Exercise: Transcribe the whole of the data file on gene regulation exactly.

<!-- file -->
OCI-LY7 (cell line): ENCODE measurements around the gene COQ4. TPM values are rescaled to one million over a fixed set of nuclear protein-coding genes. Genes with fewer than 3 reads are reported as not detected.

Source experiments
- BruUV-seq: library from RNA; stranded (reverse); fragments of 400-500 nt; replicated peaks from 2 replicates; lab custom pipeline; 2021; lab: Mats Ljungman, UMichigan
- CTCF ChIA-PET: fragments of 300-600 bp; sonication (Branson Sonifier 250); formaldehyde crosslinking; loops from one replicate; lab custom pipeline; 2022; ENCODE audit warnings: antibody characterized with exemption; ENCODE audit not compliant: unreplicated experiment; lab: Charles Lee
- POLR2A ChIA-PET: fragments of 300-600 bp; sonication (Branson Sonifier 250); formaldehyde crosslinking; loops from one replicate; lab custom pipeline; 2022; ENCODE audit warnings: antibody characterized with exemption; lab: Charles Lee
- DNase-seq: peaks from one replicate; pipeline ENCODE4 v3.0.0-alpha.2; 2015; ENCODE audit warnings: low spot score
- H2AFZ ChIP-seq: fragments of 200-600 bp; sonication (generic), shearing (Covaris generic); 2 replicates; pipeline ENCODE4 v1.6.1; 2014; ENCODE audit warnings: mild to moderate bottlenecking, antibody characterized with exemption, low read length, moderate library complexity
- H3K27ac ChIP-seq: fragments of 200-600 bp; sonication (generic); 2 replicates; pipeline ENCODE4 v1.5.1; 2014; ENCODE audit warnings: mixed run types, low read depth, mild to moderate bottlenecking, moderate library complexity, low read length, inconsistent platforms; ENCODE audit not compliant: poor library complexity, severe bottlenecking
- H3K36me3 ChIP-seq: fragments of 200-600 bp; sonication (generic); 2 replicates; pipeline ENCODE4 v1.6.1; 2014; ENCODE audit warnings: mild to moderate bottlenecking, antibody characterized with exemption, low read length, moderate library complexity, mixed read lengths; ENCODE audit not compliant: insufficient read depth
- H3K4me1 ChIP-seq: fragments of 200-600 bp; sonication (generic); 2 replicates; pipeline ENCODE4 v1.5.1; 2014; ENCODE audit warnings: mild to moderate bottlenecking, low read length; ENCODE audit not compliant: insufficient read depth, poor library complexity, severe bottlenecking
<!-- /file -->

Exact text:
OCI-LY7 (cell line): ENCODE measurements around the gene COQ4. TPM values are rescaled to one million over a fixed set of nuclear protein-coding genes. Genes with fewer than 3 reads are reported as not detected.

Source experiments
- BruUV-seq: library from RNA; stranded (reverse); fragments of 400-500 nt; replicated peaks from 2 replicates; lab custom pipeline; 2021; lab: Mats Ljungman, UMichigan
- CTCF ChIA-PET: fragments of 300-600 bp; sonication (Branson Sonifier 250); formaldehyde crosslinking; loops from one replicate; lab custom pipeline; 2022; ENCODE audit warnings: antibody characterized with exemption; ENCODE audit not compliant: unreplicated experiment; lab: Charles Lee
- POLR2A ChIA-PET: fragments of 300-600 bp; sonication (Branson Sonifier 250); formaldehyde crosslinking; loops from one replicate; lab custom pipeline; 2022; ENCODE audit warnings: antibody characterized with exemption; lab: Charles Lee
- DNase-seq: peaks from one replicate; pipeline ENCODE4 v3.0.0-alpha.2; 2015; ENCODE audit warnings: low spot score
- H2AFZ ChIP-seq: fragments of 200-600 bp; sonication (generic), shearing (Covaris generic); 2 replicates; pipeline ENCODE4 v1.6.1; 2014; ENCODE audit warnings: mild to moderate bottlenecking, antibody characterized with exemption, low read length, moderate library complexity
- H3K27ac ChIP-seq: fragments of 200-600 bp; sonication (generic); 2 replicates; pipeline ENCODE4 v1.5.1; 2014; ENCODE audit warnings: mixed run types, low read depth, mild to moderate bottlenecking, moderate library complexity, low read length, inconsistent platforms; ENCODE audit not compliant: poor library complexity, severe bottlenecking
- H3K36me3 ChIP-seq: fragments of 200-600 bp; sonication (generic); 2 replicates; pipeline ENCODE4 v1.6.1; 2014; ENCODE audit warnings: mild to moderate bottlenecking, antibody characterized with exemption, low read length, moderate library complexity, mixed read lengths; ENCODE audit not compliant: insufficient read depth
- H3K4me1 ChIP-seq: fragments of 200-600 bp; sonication (generic); 2 replicates; pipeline ENCODE4 v1.5.1; 2014; ENCODE audit warnings: mild to moderate bottlenecking, low read length; ENCODE audit not compliant: insufficient read depth, poor library complexity, severe bottlenecking